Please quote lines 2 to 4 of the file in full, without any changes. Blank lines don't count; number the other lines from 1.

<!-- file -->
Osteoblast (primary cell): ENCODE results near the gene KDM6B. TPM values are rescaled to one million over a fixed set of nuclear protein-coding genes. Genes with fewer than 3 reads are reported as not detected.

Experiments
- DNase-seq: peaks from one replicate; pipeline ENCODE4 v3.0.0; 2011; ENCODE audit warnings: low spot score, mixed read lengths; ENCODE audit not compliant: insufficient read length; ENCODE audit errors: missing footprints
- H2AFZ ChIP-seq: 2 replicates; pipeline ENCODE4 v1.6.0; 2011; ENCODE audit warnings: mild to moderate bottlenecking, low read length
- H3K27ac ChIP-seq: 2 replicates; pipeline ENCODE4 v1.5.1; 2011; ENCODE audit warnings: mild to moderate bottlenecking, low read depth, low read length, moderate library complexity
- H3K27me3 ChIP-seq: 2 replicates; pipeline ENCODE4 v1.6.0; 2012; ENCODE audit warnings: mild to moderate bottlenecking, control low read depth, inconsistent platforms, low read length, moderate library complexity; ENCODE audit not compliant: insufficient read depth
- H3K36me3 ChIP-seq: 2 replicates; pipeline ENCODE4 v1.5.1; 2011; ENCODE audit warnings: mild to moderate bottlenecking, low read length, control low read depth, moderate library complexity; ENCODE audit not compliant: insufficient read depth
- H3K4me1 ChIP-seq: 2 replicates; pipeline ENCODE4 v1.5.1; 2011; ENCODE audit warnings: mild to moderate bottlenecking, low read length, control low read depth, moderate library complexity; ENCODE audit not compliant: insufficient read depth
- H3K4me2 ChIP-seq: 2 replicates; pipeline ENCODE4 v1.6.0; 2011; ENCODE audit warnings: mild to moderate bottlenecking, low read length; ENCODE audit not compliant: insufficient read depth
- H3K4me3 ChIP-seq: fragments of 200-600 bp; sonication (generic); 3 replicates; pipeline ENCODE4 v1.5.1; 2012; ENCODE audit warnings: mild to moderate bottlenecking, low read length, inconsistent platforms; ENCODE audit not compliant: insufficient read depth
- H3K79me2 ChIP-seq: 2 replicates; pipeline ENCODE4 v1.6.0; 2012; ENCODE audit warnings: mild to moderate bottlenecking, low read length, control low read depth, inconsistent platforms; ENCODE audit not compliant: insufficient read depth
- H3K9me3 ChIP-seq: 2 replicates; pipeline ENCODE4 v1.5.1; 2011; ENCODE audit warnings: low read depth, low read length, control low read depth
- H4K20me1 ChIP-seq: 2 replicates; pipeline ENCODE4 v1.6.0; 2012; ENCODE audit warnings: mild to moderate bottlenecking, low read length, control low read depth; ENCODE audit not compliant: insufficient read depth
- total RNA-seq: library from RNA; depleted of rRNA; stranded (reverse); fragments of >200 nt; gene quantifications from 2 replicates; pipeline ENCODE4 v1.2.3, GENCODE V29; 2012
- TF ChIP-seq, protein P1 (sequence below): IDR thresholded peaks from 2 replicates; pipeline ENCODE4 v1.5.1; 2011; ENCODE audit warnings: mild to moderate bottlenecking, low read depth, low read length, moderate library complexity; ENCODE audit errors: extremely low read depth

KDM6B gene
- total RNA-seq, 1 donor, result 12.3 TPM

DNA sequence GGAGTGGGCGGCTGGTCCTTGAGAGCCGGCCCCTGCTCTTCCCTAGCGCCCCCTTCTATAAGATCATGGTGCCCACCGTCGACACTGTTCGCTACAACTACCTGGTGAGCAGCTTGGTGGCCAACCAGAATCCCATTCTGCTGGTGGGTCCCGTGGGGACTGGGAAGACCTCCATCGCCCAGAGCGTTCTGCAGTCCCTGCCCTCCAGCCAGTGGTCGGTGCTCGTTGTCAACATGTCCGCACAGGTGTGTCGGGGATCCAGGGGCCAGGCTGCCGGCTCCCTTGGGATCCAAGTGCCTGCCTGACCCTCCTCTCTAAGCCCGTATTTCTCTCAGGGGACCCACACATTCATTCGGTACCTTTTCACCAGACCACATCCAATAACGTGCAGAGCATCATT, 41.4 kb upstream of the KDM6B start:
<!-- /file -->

Experiments
- DNase-seq: peaks from one replicate; pipeline ENCODE4 v3.0.0; 2011; ENCODE audit warnings: low spot score, mixed read lengths; ENCODE audit not compliant: insufficient read length; ENCODE audit errors: missing footprints
- H2AFZ ChIP-seq: 2 replicates; pipeline ENCODE4 v1.6.0; 2011; ENCODE audit warnings: mild to moderate bottlenecking, low read length